Economic Crisis Already Crippling Global HIV/AIDS Treatment, Prevention Programs, UNAIDS, World Bank Report Says
Global HIV/AIDS prevention and treatment programs are already feeling the effects of the global economic crisis, according to a report (pdf) released Monday by UNAIDS and the World Bank, AFP/Google.com reports (7/6).
“Using data collected in March 2009 from 71 countries, the analysis looks at how the crisis could affect the nearly 4 million people living with HIV on treatment, and the 7 million who need treatment but donâ€™t have access to it, and proposes some appropriate responses,” according to a UNAIDS release. The countries surveyed represent a total of 3.4 million people on antiretroviral treatment.Â The survey found eight countries reporting that the global crisis is already affecting antiretroviral treatment programs and 31 percent anticipated the economic climate would affect treatment programs this year (7/6).
The report also found “in 34 countries, respondents said there is already an impact on prevention programmes,” according to AFP/Google.com (7/6).
“The report notes that an important lesson learned during previous crises is that cuts in core social development spending have long-term negative effects. Responding to fiscal pressures by reducing spending on HIV will reverse recent gains and require high-cost offsetting measures over the longer term,” the UNAIDS release writes (7/6).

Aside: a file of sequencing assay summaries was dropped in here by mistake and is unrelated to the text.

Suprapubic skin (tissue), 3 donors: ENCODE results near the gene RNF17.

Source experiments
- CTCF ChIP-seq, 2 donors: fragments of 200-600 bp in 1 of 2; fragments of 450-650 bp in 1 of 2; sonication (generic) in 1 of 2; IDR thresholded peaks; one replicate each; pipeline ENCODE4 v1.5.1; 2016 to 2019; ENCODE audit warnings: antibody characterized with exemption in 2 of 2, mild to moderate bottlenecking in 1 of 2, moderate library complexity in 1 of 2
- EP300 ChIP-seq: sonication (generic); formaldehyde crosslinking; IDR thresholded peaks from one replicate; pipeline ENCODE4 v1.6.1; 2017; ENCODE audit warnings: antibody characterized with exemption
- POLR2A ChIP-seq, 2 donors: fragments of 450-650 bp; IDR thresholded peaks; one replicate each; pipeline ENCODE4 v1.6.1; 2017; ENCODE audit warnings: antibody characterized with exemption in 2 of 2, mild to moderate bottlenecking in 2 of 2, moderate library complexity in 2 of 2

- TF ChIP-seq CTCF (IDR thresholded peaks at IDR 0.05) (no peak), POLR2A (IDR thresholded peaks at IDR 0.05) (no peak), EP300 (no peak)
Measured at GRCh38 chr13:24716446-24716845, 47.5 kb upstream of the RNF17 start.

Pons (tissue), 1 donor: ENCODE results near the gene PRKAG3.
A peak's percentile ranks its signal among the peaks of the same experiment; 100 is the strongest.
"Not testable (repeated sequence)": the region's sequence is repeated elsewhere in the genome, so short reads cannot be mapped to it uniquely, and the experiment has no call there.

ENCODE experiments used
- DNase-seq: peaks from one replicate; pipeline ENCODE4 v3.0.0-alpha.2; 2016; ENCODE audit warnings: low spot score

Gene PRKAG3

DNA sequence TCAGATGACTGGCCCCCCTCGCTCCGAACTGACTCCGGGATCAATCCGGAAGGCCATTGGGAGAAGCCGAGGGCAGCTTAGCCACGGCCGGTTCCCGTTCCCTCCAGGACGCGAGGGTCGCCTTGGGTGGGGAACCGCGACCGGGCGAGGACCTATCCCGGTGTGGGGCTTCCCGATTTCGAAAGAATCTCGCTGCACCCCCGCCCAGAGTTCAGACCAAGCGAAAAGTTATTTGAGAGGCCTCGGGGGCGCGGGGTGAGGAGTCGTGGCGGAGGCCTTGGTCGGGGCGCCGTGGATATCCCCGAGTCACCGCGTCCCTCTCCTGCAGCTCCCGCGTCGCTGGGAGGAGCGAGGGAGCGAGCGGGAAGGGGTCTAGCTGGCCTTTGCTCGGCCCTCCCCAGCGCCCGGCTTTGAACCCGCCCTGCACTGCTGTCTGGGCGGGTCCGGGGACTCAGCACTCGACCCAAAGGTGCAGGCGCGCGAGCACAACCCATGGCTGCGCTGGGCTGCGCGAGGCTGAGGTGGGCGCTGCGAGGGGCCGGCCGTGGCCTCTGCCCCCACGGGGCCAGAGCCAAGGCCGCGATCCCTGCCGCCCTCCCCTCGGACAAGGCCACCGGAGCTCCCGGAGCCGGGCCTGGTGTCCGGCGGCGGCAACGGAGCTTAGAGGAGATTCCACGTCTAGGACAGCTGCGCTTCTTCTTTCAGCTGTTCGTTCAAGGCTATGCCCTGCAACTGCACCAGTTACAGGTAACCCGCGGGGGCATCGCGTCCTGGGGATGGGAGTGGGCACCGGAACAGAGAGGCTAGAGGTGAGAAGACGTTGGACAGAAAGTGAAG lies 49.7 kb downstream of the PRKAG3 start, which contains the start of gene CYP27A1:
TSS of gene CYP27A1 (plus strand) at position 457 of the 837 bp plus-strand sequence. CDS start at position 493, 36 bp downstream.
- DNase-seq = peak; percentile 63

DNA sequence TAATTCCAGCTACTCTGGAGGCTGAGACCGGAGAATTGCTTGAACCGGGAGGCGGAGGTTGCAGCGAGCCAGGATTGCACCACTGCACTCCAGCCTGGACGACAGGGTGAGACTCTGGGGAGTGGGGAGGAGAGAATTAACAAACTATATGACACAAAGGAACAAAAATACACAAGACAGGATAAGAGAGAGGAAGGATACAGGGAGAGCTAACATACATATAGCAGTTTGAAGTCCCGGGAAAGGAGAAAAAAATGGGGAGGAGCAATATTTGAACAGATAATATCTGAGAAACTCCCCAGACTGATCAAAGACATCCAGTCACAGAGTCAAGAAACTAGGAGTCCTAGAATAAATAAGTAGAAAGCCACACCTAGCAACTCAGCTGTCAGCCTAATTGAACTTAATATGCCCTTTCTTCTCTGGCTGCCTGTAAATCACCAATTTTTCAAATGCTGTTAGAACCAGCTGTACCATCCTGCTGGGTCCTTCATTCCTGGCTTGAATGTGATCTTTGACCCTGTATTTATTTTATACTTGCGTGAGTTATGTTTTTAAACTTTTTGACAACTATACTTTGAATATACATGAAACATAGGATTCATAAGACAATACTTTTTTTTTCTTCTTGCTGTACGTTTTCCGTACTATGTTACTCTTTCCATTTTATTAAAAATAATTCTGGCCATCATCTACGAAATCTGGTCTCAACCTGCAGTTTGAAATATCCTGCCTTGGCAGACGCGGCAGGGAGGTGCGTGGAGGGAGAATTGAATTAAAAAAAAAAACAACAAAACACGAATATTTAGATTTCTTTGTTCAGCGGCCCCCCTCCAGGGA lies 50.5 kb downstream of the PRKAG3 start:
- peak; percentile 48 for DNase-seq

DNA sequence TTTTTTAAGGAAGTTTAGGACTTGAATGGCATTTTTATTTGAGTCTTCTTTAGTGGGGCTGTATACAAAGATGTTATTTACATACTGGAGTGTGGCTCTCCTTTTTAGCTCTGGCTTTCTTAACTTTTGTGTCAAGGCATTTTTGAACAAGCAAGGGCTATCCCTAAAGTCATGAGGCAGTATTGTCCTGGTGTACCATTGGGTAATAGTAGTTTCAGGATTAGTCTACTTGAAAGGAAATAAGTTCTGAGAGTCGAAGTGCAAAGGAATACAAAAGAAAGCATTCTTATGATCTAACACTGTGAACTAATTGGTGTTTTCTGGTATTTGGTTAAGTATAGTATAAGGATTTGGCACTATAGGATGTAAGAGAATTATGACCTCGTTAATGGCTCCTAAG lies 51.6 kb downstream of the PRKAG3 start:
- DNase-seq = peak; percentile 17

“This is a wake-up call which shows that many of our gains in HIV prevention and treatment could unravel because of the impact of the economic crisis,” said Michel Sidibe, executive director of UNAIDS. “Any interruption or slowing down in funding would be a disaster for the four million people on treatment and the millions more currently being reached by HIV prevention programmes” (AFP/Google.com, 7/6).
The KFF Daily Global Health Policy Report summarized news and information on global health policy from hundreds of sources, from May 2009 through December 2020. All summaries are archived and available via search.